Increase cone mass to rid cone resonance; worth it? - diyAudio
Go Back   Home > Forums > Loudspeakers > Multi-Way
Home Forums Rules Articles diyAudio Store Gallery Wiki Blogs Register Donations FAQ Calendar Search Today's Posts Mark Forums Read

Multi-Way Conventional loudspeakers with crossovers

Please consider donating to help us continue to serve you.

Ads on/off / Custom Title / More PMs / More album space / Advanced printing & mass image saving
Thread Tools Search this Thread
Old 30th July 2010, 03:25 AM   #1
diyAudio Member
Join Date: Jan 2009
Location: Decatur, Al
Default Increase cone mass to rid cone resonance; worth it?

Due to cone resonance of a driver (scan 18w/4), I'm considering ways of adding mass to the cone itself.
I've tried raising/lowering qts via series resistors and AP mat tuning, but the problem always rears it's head with lower bass guitar and I've narrowed it down to ~71hz notes. I'm considering adding mass to the cone and hopefully bring the resonance to a point outside the passband (60hz).
I am aware that adding mass will raise qts (a benefit in my install) and decreases sensitivity (not a problem; plenty of power on tap and actively processed).

Driver is pretty much a 'throw away' and I figure it's a good chance to experiment with adding mass to the cone to see if it breaks up the resonance.
I've seen mention of using epoxy/resin combos, lead weights with glue, etc. Not sure of the effect on various types of glue on a paper cone, though.

I've got viscoelastic material (sound deadener) laying around. Was even considering cutting 4 very small pieces of equal size and attaching that to the back of the cone, symmetrically.

I typically try crap anyway and learn as I go, but in this case, I'm open to suggestions. So, any 'hey, DON'T do this:' suggestions?
  Reply With Quote
Old 30th July 2010, 03:40 AM   #2
sreten is offline sreten  United Kingdom
diyAudio Member RIP
Join Date: Nov 2003
Location: Brighton UK

71Hz is an issue ? Far more likely a room issue than a driver issue.
Room mode analysis and then optimum placement are better bets.

Most drivers are optimised for purpose, mods only change the purpose.

  Reply With Quote
Old 30th July 2010, 03:50 AM   #3
diyAudio Member
Join Date: Jan 2009
Location: Decatur, Al
it's a cone resonance issue; no doubt. After nearly a year of trying to figure it out I'm 100% sure that's the issue.

You can hear it pull straight to the floor and can feel the floor resonate. Not an enclosure issue. Nothing in the floor is causing the resonance (ie: no rattles).

FWIW, this is a car audio install.
I understand changing the mms means changing the FR. This driver's puprose is for midbass and is playing 60-250. As I said, it's pretty much a throw away driver at this point (beat up and won't sell anyway) so it's an option I want to explore.

I understand trying to get to the root of the problem, but I've gotten to it. Short of buying new drivers to fit the bill (no $$$) this is kind of my last option.


Last edited by bikinpunk; 30th July 2010 at 03:54 AM.
  Reply With Quote
Old 30th July 2010, 07:10 AM   #4
rabbitz is offline rabbitz  Australia
diyAudio Member
rabbitz's Avatar
Join Date: Jul 2003
Location: Newcastle, Australia
I know Legend Acoustics in Australia used strips of balsa on the back of the the older 18W8545 drivers.
Attached Images
File Type: jpg legend_note.jpg (66.2 KB, 95 views)
No longer DIY active
  Reply With Quote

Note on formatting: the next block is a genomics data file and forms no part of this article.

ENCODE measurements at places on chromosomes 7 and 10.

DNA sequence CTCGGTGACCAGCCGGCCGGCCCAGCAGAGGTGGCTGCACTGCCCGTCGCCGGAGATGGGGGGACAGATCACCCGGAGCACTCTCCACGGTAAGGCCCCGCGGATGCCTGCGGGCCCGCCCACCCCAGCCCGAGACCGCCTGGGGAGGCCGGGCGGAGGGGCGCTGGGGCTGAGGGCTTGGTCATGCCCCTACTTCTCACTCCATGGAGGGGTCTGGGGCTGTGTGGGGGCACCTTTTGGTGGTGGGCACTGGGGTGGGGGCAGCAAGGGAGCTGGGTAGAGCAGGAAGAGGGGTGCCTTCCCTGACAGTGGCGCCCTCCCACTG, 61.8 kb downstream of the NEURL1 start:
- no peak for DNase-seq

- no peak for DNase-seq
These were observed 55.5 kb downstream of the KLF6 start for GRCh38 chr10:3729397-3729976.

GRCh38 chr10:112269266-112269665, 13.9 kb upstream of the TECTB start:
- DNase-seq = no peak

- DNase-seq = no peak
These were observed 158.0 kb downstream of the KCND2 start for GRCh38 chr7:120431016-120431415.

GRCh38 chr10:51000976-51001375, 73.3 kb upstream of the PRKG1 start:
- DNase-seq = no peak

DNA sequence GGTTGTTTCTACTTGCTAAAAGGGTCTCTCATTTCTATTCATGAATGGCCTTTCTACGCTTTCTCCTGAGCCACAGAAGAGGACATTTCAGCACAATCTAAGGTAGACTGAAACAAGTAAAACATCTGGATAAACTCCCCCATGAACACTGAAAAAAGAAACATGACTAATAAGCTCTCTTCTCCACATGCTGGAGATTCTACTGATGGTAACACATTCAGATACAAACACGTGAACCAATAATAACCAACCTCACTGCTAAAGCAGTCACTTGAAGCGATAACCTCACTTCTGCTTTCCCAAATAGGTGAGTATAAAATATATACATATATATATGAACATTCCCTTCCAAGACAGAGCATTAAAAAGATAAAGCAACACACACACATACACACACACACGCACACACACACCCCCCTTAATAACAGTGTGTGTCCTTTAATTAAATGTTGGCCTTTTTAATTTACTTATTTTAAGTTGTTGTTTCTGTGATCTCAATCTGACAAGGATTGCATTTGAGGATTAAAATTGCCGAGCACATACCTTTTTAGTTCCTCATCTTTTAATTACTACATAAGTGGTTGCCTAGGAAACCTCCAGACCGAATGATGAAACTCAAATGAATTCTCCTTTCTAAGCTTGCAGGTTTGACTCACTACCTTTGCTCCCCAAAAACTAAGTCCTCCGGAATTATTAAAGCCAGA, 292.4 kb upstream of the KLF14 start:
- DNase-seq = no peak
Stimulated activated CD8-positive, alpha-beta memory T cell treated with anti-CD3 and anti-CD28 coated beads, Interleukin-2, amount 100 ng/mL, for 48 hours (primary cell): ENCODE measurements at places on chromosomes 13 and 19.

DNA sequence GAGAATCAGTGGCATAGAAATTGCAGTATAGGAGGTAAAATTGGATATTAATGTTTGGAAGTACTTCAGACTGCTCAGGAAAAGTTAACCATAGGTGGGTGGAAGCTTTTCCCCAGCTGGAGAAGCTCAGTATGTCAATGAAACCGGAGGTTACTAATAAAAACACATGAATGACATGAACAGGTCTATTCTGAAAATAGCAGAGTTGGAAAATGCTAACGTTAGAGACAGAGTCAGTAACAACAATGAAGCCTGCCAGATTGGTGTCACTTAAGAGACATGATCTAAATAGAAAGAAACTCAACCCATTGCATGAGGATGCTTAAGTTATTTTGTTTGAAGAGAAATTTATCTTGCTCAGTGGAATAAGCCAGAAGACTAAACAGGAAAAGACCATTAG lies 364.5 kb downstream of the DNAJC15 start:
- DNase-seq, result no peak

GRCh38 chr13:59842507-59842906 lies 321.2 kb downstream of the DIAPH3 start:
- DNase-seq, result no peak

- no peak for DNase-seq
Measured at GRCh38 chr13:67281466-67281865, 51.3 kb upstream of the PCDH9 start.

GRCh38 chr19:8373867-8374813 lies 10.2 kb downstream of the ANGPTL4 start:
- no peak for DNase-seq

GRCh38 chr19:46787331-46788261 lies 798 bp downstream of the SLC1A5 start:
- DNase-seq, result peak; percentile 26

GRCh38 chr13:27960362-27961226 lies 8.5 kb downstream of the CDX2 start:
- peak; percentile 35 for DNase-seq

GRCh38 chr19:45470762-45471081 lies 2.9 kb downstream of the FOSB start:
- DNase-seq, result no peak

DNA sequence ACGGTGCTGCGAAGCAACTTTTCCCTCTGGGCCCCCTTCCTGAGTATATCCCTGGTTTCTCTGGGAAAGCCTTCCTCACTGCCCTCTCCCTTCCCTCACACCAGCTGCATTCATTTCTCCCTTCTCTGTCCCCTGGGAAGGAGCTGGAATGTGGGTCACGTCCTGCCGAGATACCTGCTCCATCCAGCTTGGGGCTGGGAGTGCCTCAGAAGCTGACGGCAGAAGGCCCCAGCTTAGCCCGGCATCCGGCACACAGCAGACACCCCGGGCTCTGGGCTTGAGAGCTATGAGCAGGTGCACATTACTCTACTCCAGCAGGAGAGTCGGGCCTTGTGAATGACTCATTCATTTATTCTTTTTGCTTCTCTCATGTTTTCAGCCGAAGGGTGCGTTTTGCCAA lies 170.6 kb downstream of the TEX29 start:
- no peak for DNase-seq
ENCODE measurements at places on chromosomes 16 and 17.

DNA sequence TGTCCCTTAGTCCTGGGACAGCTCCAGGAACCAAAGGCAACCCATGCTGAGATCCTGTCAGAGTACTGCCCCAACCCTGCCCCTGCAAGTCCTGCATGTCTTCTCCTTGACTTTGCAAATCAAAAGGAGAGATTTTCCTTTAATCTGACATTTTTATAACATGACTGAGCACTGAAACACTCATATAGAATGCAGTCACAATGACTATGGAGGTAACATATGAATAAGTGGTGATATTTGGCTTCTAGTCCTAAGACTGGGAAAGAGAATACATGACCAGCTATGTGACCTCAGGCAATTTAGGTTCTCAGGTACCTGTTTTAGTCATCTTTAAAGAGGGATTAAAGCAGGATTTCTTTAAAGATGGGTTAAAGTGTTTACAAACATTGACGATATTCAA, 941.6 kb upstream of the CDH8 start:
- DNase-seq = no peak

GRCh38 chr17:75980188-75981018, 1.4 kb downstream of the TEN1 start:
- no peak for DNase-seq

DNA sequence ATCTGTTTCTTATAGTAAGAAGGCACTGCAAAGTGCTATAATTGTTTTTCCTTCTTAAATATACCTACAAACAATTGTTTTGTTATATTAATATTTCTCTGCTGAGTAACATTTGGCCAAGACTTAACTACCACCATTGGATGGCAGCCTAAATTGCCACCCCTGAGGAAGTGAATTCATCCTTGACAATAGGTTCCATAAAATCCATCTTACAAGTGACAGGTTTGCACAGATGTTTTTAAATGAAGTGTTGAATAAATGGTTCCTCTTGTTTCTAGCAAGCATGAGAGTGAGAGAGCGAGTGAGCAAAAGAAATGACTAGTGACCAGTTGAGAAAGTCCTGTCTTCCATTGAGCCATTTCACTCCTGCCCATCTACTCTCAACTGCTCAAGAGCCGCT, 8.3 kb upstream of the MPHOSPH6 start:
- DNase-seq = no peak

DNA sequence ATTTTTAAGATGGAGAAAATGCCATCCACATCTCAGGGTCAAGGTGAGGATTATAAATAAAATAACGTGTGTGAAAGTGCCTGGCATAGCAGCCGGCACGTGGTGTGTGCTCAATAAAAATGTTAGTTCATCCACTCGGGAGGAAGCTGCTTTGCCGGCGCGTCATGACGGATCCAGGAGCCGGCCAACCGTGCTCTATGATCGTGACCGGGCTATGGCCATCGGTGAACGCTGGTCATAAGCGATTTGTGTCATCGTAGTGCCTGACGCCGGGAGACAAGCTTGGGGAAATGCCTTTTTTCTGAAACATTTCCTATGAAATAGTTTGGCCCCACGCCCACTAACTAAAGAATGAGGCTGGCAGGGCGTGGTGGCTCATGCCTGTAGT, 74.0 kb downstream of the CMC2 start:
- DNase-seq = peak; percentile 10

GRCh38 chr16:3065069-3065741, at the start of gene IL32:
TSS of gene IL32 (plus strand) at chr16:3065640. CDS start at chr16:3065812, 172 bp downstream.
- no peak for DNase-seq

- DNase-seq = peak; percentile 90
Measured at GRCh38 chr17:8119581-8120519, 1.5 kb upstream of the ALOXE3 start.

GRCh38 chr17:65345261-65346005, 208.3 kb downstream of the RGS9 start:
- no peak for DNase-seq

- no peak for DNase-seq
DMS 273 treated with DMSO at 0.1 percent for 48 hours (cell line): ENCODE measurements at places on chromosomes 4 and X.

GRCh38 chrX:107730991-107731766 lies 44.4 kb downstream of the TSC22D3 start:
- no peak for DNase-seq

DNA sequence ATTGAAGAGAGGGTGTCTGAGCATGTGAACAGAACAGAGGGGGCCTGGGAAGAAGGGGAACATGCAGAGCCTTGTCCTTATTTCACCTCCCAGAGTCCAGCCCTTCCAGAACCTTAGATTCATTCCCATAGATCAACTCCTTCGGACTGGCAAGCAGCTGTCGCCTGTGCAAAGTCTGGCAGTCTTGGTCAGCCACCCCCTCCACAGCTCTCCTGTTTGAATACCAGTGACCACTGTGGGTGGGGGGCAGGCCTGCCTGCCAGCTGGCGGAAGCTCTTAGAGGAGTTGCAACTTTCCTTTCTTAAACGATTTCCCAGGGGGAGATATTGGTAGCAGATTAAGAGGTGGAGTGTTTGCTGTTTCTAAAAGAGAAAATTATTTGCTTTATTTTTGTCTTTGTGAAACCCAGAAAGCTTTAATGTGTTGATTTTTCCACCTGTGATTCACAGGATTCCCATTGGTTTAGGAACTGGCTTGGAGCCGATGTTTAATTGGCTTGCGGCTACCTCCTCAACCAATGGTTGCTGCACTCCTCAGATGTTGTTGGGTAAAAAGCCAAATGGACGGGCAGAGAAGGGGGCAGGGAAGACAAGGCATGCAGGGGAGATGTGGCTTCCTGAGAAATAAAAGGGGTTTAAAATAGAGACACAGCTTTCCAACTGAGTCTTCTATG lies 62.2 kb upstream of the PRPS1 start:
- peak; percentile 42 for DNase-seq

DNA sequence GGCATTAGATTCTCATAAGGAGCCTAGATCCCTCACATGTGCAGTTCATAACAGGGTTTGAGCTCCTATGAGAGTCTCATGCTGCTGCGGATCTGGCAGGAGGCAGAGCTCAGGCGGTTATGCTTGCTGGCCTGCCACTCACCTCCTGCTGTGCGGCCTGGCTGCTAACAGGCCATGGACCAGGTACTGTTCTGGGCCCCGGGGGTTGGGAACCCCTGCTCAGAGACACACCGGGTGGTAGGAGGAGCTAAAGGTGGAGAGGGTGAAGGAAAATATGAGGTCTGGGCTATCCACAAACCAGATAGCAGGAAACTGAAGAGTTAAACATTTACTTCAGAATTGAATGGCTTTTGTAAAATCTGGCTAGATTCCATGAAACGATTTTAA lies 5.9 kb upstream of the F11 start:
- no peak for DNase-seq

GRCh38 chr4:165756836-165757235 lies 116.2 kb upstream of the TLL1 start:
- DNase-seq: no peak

Old 30th July 2010, 09:50 AM   #5
diyAudio Member
Join Date: Sep 2008
"You can hear it pull straight to the floor and can feel the floor resonate."

Then you hit the floors resonant frequency. You can't really blame the driver for that.

If you have a mass coupling between the enclosure ant cone that the easiest to change is the enclosure. Add a big weight on top of it and check what happens.

Any measurements would be useful, can't really tell what's going on from your description. And guessing isn't the way to solve a problem like this.
  Reply With Quote
Old 30th July 2010, 11:43 AM   #6
AndrewT is offline AndrewT  Scotland
diyAudio Member
Join Date: Jul 2004
Location: Scottish Borders
cone resonance due to breakup modes is more likely up in the low kHz region.
A low frequency resonance cannot be due to cone breakup modes.

Altering the moving mass of the driver will alter the way it is tuned.
Listen to what they are telling you.
regards Andrew T.
Sent from my desktop computer using a keyboard
  Reply With Quote
Old 30th July 2010, 05:08 PM   #7
diyAudio Member
Join Date: Jan 2009
Location: Decatur, Al
the floors are COVERED in clay+lead shot as well as multiple layers of viscoelastic material. COVERED. I'm talking 8 lbs to each side. The enclosure's baffle has about 2lbs on it. The problem didn't go away with that.

Thanks. I'll consider other options.
  Reply With Quote


Hide this!Advertise here!
Thread Tools Search this Thread
Search this Thread:

Advanced Search

Posting Rules
You may not post new threads
You may not post replies
You may not post attachments
You may not edit your posts

BB code is On
Smilies are On
[IMG] code is On
HTML code is Off
Trackbacks are Off
Pingbacks are Off
Refbacks are Off

Similar Threads
Thread Thread Starter Forum Replies Last Post
adding mass to cone Endless Lasers Multi-Way 17 4th October 2012 08:39 PM
Question--Cone mass Parasonic Full Range 4 15th April 2010 12:43 AM
Adding cone mass fdeck Multi-Way 12 17th June 2009 06:06 PM
Dampen metal cone resonance: How much is enough? gary f Multi-Way 33 14th February 2009 04:53 PM
Can somebody explain the pros/cons of adding cone mass? GuyPanico Subwoofers 25 16th April 2005 03:50 AM

New To Site? Need Help?

All times are GMT. The time now is 03:10 AM.

vBulletin Optimisation provided by vB Optimise (Pro) - vBulletin Mods & Addons Copyright © 2017 DragonByte Technologies Ltd.
Copyright 1999-2017 diyAudio

Content Relevant URLs by vBSEO 3.3.2